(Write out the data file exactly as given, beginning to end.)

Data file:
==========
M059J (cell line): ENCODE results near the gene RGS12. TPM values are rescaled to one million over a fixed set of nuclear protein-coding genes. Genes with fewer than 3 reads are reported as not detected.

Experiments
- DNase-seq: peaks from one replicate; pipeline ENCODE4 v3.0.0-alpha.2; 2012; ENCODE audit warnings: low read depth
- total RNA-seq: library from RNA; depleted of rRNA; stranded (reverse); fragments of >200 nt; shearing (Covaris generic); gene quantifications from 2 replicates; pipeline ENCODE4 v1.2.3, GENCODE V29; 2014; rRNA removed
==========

M059J (cell line): ENCODE results near the gene RGS12. TPM values are rescaled to one million over a fixed set of nuclear protein-coding genes. Genes with fewer than 3 reads are reported as not detected.

Experiments
- DNase-seq: peaks from one replicate; pipeline ENCODE4 v3.0.0-alpha.2; 2012; ENCODE audit warnings: low read depth
- total RNA-seq: library from RNA; depleted of rRNA; stranded (reverse); fragments of >200 nt; shearing (Covaris generic); gene quantifications from 2 replicates; pipeline ENCODE4 v1.2.3, GENCODE V29; 2014; rRNA removed